This Common Scoter was recently found in Siletz Bay, just south of Lincoln City. This is only the second record of this species in North America, so he was definitely worth chasing.
The Common Scoter seems pretty comfortable in Siletz Bay, feeding and resting near the pull-out just south of the Schooner Creek bridge, so he was an easy tick. I just showed up and there he was. It can seem a little anticlimactic when a staked-out bird is too easy to find. But the advantage of such a situation is that you have the time to explore the surrounding area. On this day I birded from the D River in Lincoln City to Boiler Bay. This whole area is covered on pages 155 – 157 of Birding Oregon. There are a lot of birds packed into just over two pages. Or perhaps my writing is just very concise.
This Bonaparte’s Gull was hanging out at the D River.
male Brewer’s Blackbird, D River
female Brewer’s Blackbird, D River. I find female Brewer’s to be much more photogenic than males. Perhaps my camera just doesn’t do well with extreme blacks and whites.
Surf Scoters in the surf
The sand spit at the mouth of Siletz Bay is a favorite haul out spot for Harbor Seals.
happy Harbor Seal
A little farther up the bay, I found two Brant. I don’t get to see then often enough.
Recent storms have brought a lot of Red Phalaropes to the coast and points inland. These birds were hanging out at the Salishan golf course.
It’s nice that a golf course is actually being good for something.
I saw some nice birds at Boiler Bay, but most were too far out for photos. This Thayer’s Gull was perched on this little knob of rock for several hours.
One can often get close looks at Black Oystercatchers at Boiler Bay. This bird was particularly vocal.
Black Oystercatcher, sleeping with one eye open
The Siletz Bay area is typically not a big birding destination, with the exception of Boiler Bay. But this stretch of the coast can be very birdy, so it was nice that the Common Scoter has inspired so many birders to explore the area. Cheers.
Broughton Beach is along the Columbia River, right next to the Portland airport. It can be a challenging place to bird, with dogs and children chasing the birds, police carrying body bags down the beach, etc. But if you catch it on a good day you can find some excellent birding. The great attraction this past week was a Pacific Golden Plover, which spent two days there, avoiding me with great success (thus that specie’s designation as one of my nemesis birds). I tried for the plover twice with no luck, but found several other goodies along the way.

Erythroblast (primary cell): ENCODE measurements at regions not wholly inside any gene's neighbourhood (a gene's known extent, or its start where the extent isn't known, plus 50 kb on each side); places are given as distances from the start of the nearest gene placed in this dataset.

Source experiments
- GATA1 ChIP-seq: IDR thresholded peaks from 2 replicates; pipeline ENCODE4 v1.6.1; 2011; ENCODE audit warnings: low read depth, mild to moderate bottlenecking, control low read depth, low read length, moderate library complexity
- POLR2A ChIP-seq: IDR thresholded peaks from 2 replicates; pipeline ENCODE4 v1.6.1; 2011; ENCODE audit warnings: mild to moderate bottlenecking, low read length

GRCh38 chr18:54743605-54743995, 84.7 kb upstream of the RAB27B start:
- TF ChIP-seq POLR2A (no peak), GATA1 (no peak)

The most unexpected species was this Red Phalarope. At first glance, I wrote this bird off as a Red-necked, since Reds are very unusual inland in August, and Red-neckeds are expected. Once I looked at the photographs, however, I saw my error and got a good reminder to LOOK AT THE BIRD! That heavy bill with the light-colored base is a dead giveaway for Red Phalarope.
Another coastal species along Broughton Beach was Sanderling.
It is nice to see Sanderlings at inland locations, since you can often get closer to them there than you can at the coast.
Another nice find was this Semipalmated Sandpiper. You can see the partial webbing between the outer toes that gives this species its name. Ten years ago, a Semipalmated Sandpiper anywhere in Oregon was a pretty big deal, but now quite a few individuals are reported every year. Either the bird has become a more common migrant in this state, or people are just better at recognizing them.
Semipalmated Sandpiper (r) and Western Sandpiper (l)
Western Sandpipers were present in small numbers. . .
as were Least Sandpipers.
California Gulls like to hang out on a little sand spit that extends into the river at low tide. A few Glaucous-winged Gulls have arrived, and will become more common as autumn approaches.
This Common Loon seemed a little out of place for August. In the winter months, this species is often seen at this site with large rafts of grebes and diving ducks. There are fewer kids and dogs then, too.
While the winter weather pattern along the Oregon Coast, a seemingly endless string of storm systems coming in off the Pacific, is not the most comfortable for birders, it does bring some interesting birds into view. Species that normally spend the winter many miles out at sea are sometimes blown in to shore. This is not always good news for the birds, since it takes them away from their normal food sources and into the range of land-based predators, but it does provide birders an opportunity to see these species that are usually out of reach.
This Northern Fulmar was swimming right along the shore at The Cove in Seaside (Birding Oregon p. 121). He didn’t seem too perky, so he may have been ill. Fulmars are fairly common sights on pelagic trips, but are not visible from shore too often.
Red Phalaropes are more commonly blown in during early winter storms. These little shorebirds spend most of the year on the open ocean. It amazes me that such a small bird can survive in such a harsh environment. But when they do occur in the calm waters of tidal ponds and inlets close to shore, they often fall victim to predators, and sometimes cars. This individual was found near the Hammond Boat Basin.